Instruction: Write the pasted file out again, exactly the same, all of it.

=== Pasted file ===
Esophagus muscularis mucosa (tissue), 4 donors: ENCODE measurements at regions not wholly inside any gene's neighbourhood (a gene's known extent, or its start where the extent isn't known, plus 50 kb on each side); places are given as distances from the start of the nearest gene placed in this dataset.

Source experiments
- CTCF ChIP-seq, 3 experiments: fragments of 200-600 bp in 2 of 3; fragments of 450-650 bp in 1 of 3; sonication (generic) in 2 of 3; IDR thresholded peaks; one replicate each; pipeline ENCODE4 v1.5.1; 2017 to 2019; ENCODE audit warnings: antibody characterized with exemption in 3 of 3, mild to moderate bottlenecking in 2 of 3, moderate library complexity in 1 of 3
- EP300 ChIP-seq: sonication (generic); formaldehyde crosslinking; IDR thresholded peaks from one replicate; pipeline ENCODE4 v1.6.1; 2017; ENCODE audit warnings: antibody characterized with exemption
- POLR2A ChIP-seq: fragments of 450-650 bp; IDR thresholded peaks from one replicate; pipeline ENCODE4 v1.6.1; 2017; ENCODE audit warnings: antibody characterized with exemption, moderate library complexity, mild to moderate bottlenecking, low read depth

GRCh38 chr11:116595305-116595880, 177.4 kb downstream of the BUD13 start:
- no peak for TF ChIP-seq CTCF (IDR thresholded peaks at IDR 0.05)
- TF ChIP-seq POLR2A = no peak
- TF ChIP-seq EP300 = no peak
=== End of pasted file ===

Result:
Esophagus muscularis mucosa (tissue), 4 donors: ENCODE measurements at regions not wholly inside any gene's neighbourhood (a gene's known extent, or its start where the extent isn't known, plus 50 kb on each side); places are given as distances from the start of the nearest gene placed in this dataset.

Source experiments
- CTCF ChIP-seq, 3 experiments: fragments of 200-600 bp in 2 of 3; fragments of 450-650 bp in 1 of 3; sonication (generic) in 2 of 3; IDR thresholded peaks; one replicate each; pipeline ENCODE4 v1.5.1; 2017 to 2019; ENCODE audit warnings: antibody characterized with exemption in 3 of 3, mild to moderate bottlenecking in 2 of 3, moderate library complexity in 1 of 3
- EP300 ChIP-seq: sonication (generic); formaldehyde crosslinking; IDR thresholded peaks from one replicate; pipeline ENCODE4 v1.6.1; 2017; ENCODE audit warnings: antibody characterized with exemption
- POLR2A ChIP-seq: fragments of 450-650 bp; IDR thresholded peaks from one replicate; pipeline ENCODE4 v1.6.1; 2017; ENCODE audit warnings: antibody characterized with exemption, moderate library complexity, mild to moderate bottlenecking, low read depth

GRCh38 chr11:116595305-116595880, 177.4 kb downstream of the BUD13 start:
- no peak for TF ChIP-seq CTCF (IDR thresholded peaks at IDR 0.05)
- TF ChIP-seq POLR2A = no peak
- TF ChIP-seq EP300 = no peak